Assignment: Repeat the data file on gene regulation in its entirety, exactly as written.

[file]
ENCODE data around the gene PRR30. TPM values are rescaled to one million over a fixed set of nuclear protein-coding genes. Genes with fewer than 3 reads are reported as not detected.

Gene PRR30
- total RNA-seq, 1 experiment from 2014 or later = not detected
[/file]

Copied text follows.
ENCODE data around the gene PRR30. TPM values are rescaled to one million over a fixed set of nuclear protein-coding genes. Genes with fewer than 3 reads are reported as not detected.

Gene PRR30
- total RNA-seq, 1 experiment from 2014 or later = not detected